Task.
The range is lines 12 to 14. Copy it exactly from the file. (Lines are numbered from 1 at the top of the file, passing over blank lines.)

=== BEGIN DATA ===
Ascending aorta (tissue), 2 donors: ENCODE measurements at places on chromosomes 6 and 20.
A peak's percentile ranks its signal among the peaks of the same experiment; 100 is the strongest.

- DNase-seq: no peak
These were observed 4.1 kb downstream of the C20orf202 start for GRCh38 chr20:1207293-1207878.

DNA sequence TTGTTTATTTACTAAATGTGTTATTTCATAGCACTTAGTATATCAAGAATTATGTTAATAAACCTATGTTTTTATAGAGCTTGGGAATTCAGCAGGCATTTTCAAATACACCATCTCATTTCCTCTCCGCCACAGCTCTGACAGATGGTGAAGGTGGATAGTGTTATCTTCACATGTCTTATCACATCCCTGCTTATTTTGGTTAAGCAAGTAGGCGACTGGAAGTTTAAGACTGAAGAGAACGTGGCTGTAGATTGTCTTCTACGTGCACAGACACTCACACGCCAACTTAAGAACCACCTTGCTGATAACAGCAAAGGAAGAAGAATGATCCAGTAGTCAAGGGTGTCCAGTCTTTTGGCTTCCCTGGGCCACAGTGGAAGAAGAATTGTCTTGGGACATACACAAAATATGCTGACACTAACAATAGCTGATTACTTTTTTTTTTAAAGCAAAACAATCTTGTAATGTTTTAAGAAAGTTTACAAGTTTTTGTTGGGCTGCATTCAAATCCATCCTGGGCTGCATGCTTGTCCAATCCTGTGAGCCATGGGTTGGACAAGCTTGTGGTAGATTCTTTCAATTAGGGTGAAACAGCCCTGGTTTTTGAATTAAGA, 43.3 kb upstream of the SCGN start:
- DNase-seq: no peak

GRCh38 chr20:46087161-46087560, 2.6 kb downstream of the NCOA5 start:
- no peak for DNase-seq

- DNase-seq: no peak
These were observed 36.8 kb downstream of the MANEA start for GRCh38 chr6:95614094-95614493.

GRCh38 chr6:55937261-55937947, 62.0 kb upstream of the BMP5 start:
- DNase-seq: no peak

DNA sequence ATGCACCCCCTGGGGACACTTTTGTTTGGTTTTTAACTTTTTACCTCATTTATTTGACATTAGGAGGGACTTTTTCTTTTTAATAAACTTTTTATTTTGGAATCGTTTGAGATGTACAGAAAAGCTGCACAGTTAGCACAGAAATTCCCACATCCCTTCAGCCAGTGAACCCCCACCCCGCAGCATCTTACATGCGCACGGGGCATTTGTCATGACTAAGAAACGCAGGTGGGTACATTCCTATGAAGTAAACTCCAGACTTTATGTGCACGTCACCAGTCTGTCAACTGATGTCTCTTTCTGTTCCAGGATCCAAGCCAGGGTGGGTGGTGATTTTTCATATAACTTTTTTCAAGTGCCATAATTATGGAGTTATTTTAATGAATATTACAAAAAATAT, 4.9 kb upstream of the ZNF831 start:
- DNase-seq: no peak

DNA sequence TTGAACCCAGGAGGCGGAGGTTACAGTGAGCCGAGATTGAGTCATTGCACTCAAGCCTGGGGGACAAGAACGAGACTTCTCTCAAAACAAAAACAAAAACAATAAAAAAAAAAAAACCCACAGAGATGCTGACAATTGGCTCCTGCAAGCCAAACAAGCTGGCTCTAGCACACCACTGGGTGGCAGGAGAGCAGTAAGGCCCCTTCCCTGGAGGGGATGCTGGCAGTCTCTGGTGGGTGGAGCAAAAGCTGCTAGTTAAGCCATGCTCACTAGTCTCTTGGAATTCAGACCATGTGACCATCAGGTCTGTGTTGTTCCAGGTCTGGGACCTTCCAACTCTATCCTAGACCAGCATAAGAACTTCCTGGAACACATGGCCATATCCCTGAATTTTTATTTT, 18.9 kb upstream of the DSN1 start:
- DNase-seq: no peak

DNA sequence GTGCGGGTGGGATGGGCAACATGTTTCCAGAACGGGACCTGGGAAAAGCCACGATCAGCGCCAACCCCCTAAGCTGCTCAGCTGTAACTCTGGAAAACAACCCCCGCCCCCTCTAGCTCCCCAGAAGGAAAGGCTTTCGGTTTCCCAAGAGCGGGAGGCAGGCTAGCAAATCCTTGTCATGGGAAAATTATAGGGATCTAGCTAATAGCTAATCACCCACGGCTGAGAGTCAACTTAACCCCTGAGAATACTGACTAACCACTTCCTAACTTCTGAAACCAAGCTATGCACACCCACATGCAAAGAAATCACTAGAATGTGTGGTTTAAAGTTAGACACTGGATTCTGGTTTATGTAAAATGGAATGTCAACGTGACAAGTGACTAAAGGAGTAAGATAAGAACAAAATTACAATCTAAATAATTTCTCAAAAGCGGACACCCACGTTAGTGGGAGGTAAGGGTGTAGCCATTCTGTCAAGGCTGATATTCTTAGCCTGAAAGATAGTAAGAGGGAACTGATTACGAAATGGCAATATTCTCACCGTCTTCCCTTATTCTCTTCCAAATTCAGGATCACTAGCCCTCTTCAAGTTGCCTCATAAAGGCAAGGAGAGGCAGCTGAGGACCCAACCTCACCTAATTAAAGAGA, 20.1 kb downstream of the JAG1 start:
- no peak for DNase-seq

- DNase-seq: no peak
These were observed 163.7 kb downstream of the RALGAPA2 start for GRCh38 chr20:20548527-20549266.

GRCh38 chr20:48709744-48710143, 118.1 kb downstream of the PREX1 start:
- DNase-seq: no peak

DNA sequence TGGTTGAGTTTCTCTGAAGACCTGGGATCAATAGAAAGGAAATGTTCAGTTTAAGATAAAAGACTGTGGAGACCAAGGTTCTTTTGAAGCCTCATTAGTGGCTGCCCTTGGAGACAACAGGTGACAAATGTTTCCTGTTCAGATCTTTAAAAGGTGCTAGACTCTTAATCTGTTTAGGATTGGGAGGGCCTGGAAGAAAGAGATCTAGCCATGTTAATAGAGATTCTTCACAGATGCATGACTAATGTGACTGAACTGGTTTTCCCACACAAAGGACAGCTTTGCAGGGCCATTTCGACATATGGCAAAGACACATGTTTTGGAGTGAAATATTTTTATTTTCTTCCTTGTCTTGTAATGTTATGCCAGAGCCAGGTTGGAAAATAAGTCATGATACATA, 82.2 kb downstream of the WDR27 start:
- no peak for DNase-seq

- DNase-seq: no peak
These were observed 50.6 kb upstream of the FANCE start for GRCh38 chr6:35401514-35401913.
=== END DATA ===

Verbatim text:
- DNase-seq: no peak

DNA sequence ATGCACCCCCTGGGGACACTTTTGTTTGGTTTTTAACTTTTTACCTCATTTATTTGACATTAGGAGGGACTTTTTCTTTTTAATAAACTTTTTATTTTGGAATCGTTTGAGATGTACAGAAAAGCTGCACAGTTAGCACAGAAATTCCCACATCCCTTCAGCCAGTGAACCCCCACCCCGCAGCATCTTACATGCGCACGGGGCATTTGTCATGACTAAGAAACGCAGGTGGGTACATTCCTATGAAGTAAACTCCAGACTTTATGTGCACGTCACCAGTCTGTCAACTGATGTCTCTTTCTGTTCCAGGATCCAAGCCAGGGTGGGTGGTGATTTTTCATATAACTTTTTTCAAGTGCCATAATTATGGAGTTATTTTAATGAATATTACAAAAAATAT, 4.9 kb upstream of the ZNF831 start:
- DNase-seq: no peak